Android malware creators throw up a roadblock to thwart the good guys

Emulation testbeds have been considered by security practitioners to be a useful tool to conduct operational security exercises and a variety of research. For almost as long, malware writers have sought to thwart such tools.

SophosLabs has come across some fresh examples of this – specifically, anti-emulation Android malware. The findings are in a Sophos Blog write up by Android specialists Chen Yu, William Lee, Jagadeesh Chandraiah and Ferenc László Nagy.

In it, they explain how Android malware is copying the anti-emulation techniques that have served Windows malware writers so well.

First, let’s look at what an emulator is. Most online definitions describe it as hardware or software that allows one computer (the host) to imitate another computer (the guest). It typically allows the host system to run software or use peripheral devices designed for the guest system. In security, it’s a handy way to test malware behavior or larger security operations readiness.

Anti-emulation techniques are found in many different Android malware families, one being the recent Android Adload adware found in Google Play.

Six techniques

SophosLabs researchers identified many anti-emulator techniques when they looked at such malware. The Sophos Blog post describes six of them in detail. Here’s a summary of each:

  1. Checking telephony services informationEmulator detecting is all about spotting the difference between the environment that the emulator and real device provide. First, the deviceID, phone number, IMEI, and IMSI would be different on an emulator than on a real device. The Android.os.TelephonyManager class provides methods to get the information.
  2. Checking the build info: Researchers found multiple malware families checking the build information on a system to determine if it’s running on an emulator.
  3. Checking system properties: Some system properties on an emulator are different from those on real devices. For example, device brand, hardware and model. 
  4. Checking for the presence of emulator-related files: In this case, the malware checks to see if QEMU (Quick Emulator) or other emulator-related files exist.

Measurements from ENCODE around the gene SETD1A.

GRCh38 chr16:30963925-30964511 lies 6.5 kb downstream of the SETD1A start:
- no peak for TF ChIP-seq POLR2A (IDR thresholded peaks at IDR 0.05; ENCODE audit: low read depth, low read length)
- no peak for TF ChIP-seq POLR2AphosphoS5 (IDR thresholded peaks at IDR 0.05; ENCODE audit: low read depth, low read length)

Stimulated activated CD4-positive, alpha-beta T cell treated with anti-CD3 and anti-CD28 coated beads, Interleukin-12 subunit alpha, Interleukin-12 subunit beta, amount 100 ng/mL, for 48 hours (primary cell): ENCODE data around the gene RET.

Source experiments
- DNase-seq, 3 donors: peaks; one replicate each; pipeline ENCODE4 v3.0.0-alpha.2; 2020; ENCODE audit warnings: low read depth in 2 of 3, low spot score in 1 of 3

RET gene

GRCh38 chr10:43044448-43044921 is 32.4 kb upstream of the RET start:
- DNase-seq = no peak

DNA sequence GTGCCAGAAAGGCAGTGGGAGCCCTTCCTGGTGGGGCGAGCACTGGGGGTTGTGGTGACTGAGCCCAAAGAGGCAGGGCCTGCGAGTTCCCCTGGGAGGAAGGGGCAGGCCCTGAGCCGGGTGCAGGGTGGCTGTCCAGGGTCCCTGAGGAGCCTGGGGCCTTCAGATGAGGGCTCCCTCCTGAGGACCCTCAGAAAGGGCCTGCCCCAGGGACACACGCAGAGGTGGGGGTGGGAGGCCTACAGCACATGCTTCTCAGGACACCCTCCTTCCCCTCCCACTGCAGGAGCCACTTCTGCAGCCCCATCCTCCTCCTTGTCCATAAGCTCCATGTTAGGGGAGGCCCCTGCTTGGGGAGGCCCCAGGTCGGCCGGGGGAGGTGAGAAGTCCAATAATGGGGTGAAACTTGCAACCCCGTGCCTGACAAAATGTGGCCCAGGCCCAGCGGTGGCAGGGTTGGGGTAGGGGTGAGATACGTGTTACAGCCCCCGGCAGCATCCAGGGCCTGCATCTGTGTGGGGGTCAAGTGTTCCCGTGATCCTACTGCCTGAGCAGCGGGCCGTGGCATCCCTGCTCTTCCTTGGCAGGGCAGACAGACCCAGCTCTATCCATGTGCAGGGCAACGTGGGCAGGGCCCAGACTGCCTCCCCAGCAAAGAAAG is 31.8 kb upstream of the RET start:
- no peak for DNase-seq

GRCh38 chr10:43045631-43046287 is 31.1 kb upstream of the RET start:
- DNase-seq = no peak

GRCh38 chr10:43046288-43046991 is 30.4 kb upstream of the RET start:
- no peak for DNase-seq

5. Checking the debugger and installer: This one is not an anti-emulator but its purpose is also to obstruct the dynamic analysis. Like the Skinner adware, it uses Debug.isDebuggerConnected() and Debug.waitingForDebugger() to check if a debugger exists.
  6. Time bomb: This is another way many malware/adware families hide themselves from dynamic analysis. After installation, they await a certain time until they start their activities.

Defensive measures

Malicious code with anti-emulation features is just the latest example in what has been a surge in Android malware activity. The average Android user isn’t going to know what techniques the malware used to reach their device’s doorstep, but they can do much to keep it from getting in – especially when it comes to the apps they choose:

  • Stick to Google Play. It isn’t perfect, but Google does put plenty of effort into preventing malware arriving in the first place, or purging it from the Play Store if it shows up. In contrast, many alternative markets are little more than a free-for-all where app creators can upload anything they want, and frequently do.
  • Consider using an Android anti-virus. By blocking the install of malicious and unwanted apps, even if they come from Google Play, you can spare yourself lots of trouble.
  • Avoid apps with a low reputation. If no one knows anything about a new app yet, don’t install it on a work phone, because your IT department won’t thank you if something goes wrong.
  • Patch early, patch often. When buying a new phone model, check the vendor’s attitude to updates and the speed that patches arrive. Why not put “faster, more effective patching” on your list of desirable features, alongside or ahead of hardware advances such as “cooler camera” and “funkier screen”?